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Assess the influence of Protestant religion (ideas and practices) on the origins, aims, and outcome of the American Revolution.

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Assess the influence of Protestant religion (ideas and practices) on the origins, aims, and outcome of the American Revolution The origins, aims and course of the American Revolution were influenced by a number of factors. The causes of the American Revolution have been put down to economic, social and political factors, which have then continued to influence the course and finally the outcome of America's conflict with Britain. Economic factors concerning trade and slavery have been put down to being part of the cause of the American Revolution. Yet historians have often debated the influence that Protestantism had on the revolution. The majority of the population of the colonies were Puritan but there were various diverse angles of religion. The two largest churches were the Presbyterians and the Congregationalists, but the colonies were also made up of many other faiths such as Anglicans, Baptists or pacifist groups such as Quakers. Religion was a very important part of colonial life and the colonists were much more concerned with religious aspects than political controversy. Yet although religion played a major part of the colonists' lives, it actual affect on the American Revolution itself is debatable: "Religion was present in the revolution, considered in a restricted framework; it was thoroughly engaged by it and multi-faceted. It is difficult to make the case, however, that religious ingredients - even broadly defined- played a definitive or even markedly innovative role."1 John F. ...read more.


The fact Thomas Paine uses religious arguments in his pamphlet shows what an affect it had on the colonists. Many sermons were focused upon rallying the people against Britain. The Protestant church was an establishment which affected everyone; all classes in all parts of the colonies. Therefore spreading political messages through sermons in church etc meant that the revolutionary message reached and incensed more people. Robert Gross in "The Minutemen and their World," puts much emphasis on the religious concerns of ordinary people in Concord, indicating the extent to which people would listen to their ministers. All classes were involved one way or another with the church and the fact that political sermons were oral rather than written down meant that revolutionary ideas were more accessible. Women also gathered much of their political motivation from the church: "Religion and religious organisations also served as the natural route for mobilising the political opinions and activities of women... Groups of women dressed in homespun met at the home of their local minister." 7 This reiterates the notion that Protestantism was a widespread institution that made it possible for everyone to become involved in politics. It is a fair point that the Protestant religion was responsible for conveying political initiatives along with religious preaching and had a large affect on the people's involvement with the revolution. As well as helping people morally sanction the revolution, the Protestant faith also strengthen millennialist values in colonial America. ...read more.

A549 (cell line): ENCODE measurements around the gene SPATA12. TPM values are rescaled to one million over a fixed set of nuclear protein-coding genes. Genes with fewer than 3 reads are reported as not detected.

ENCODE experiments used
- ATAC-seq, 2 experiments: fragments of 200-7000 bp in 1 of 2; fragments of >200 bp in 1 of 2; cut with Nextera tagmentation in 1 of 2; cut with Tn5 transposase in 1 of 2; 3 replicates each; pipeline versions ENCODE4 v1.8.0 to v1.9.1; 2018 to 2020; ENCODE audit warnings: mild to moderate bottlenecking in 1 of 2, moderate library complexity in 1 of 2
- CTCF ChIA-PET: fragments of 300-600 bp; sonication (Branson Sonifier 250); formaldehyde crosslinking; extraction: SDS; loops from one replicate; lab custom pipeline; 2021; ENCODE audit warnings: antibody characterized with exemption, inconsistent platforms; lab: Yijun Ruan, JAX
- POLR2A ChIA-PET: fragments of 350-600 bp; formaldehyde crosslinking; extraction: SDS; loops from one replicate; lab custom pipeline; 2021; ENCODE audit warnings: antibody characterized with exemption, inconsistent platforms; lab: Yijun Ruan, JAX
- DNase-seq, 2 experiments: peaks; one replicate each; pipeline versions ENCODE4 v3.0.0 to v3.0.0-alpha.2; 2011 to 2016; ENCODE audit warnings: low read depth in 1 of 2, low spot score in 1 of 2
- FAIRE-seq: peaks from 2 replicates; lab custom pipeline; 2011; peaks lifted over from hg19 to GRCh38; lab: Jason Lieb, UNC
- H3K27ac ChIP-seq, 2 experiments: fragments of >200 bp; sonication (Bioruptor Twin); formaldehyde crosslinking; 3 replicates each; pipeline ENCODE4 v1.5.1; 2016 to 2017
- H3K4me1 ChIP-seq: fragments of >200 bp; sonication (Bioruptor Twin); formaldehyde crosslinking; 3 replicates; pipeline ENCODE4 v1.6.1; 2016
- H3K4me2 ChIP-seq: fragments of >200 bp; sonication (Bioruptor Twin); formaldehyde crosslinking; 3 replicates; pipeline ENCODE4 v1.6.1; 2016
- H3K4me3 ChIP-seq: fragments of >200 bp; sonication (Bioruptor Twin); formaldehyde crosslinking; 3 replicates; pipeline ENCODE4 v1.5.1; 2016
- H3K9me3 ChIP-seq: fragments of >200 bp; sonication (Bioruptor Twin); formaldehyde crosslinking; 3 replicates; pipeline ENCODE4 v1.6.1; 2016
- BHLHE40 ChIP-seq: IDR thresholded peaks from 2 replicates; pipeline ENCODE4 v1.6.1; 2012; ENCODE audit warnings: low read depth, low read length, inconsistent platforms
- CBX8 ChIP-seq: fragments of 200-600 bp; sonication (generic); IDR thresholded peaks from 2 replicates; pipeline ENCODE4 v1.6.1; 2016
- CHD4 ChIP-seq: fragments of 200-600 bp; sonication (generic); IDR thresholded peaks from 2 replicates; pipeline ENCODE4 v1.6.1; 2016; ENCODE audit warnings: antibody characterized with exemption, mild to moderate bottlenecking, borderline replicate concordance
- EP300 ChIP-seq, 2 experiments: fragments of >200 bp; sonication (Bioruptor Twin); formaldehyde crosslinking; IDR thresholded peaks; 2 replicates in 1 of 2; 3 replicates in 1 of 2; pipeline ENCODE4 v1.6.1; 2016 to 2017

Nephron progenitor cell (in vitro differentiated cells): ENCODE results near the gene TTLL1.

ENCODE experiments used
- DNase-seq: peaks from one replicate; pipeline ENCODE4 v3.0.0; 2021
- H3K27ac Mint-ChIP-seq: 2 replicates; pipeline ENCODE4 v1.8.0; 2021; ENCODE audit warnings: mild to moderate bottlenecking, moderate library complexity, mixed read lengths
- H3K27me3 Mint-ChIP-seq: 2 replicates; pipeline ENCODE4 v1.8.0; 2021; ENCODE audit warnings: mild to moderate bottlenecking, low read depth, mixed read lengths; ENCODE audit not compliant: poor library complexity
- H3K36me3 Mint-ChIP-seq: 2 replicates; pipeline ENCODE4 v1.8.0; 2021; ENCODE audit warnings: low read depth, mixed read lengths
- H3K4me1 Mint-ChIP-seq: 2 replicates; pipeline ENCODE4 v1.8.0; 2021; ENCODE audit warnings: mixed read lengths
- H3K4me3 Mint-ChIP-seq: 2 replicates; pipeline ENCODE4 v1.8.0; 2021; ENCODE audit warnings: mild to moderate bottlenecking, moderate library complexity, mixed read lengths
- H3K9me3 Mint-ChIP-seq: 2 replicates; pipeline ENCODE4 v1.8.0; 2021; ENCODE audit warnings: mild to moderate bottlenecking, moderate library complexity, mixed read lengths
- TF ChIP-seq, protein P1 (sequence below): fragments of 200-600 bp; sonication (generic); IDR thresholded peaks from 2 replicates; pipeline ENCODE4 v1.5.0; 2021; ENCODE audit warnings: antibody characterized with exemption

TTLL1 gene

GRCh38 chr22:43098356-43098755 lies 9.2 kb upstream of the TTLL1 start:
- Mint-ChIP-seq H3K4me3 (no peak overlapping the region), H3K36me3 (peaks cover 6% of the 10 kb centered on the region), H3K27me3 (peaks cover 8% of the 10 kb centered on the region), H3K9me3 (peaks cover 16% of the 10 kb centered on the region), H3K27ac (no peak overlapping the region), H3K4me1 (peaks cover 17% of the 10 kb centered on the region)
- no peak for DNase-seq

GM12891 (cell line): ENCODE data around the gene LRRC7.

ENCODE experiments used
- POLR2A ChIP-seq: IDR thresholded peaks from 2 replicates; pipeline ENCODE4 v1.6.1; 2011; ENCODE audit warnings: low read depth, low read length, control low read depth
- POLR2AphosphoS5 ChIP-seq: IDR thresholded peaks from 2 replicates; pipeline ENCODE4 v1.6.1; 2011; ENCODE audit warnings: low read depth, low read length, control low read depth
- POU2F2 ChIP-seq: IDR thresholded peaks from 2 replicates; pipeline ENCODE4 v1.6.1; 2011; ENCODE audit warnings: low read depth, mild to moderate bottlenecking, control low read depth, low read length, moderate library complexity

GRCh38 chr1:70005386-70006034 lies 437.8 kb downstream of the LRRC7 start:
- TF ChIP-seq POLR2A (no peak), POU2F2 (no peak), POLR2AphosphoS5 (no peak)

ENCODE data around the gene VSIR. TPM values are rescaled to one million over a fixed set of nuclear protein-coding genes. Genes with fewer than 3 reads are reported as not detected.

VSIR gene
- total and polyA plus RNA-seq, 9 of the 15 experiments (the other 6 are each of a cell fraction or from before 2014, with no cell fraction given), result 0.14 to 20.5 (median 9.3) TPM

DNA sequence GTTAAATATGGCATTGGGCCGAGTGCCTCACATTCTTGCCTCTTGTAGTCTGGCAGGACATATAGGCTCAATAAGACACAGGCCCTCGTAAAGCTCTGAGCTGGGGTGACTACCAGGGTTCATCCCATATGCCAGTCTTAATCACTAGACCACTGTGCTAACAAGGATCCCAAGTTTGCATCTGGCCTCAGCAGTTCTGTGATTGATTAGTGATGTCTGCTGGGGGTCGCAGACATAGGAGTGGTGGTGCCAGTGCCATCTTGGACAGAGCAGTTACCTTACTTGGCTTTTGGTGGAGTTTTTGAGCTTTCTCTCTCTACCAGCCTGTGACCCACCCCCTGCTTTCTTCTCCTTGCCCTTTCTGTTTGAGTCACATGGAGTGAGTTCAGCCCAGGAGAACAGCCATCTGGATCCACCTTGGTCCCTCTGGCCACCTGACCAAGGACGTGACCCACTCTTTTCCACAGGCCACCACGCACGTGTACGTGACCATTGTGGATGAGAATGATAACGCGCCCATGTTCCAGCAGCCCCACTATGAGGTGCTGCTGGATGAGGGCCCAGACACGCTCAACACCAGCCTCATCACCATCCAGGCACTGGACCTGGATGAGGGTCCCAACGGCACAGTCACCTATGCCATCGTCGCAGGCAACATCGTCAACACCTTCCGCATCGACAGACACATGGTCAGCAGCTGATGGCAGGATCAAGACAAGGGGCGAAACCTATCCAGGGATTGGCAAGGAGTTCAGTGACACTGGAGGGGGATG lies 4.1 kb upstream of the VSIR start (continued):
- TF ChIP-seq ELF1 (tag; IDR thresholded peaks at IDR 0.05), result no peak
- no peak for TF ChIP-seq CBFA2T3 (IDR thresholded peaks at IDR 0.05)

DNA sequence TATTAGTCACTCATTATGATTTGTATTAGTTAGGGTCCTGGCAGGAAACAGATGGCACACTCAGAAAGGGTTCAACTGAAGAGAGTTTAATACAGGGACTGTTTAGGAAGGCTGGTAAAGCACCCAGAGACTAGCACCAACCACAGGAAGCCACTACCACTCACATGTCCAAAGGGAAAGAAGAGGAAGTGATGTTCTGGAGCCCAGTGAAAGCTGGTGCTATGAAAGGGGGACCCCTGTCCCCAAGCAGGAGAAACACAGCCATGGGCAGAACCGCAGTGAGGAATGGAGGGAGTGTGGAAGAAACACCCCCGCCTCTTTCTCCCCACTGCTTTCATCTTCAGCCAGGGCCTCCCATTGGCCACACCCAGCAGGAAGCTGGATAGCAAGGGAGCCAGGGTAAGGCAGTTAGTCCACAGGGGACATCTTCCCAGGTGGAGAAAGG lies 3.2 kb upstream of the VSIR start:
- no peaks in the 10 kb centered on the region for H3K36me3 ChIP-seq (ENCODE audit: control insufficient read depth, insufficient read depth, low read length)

Some even took up arms, leading Continental troops into battle."13 High ranking members of the church must not be discounted as vital components of the revolution and its victory. In conclusion, it is fair to say that Protestantism did influence the American Revolution. It was such a substantial part of colonial life that it would be inaccurate to assert that religion had a very little affect on the revolution. Membership of the church was selective and ministers were important and influential members of the society. The basis of the American Revolution and ultimately the Declaration of Independence were first enunciated by doctrines by the New England ministers. J. C. D. Clark dubs the American Revolution as, "the last great war of religion in the western world,"14 playing upon the differences between imperial Anglicanism and the demand for a tolerant heterodoxy. The importance of individual factors will always be contested in events such as the American Revolution; it is clear that Protestantism was important in determining incidents during and in the build up to the revolution. Yet fundamentally it is important not to overrate the affect Protestantism had on America in the eighteenth century. Although religion was entangled with political issues, it was on the other hand a separate component to the greater political occurrences in Britain and America which in due course shaped and instigated the American Revolution. ...read more.

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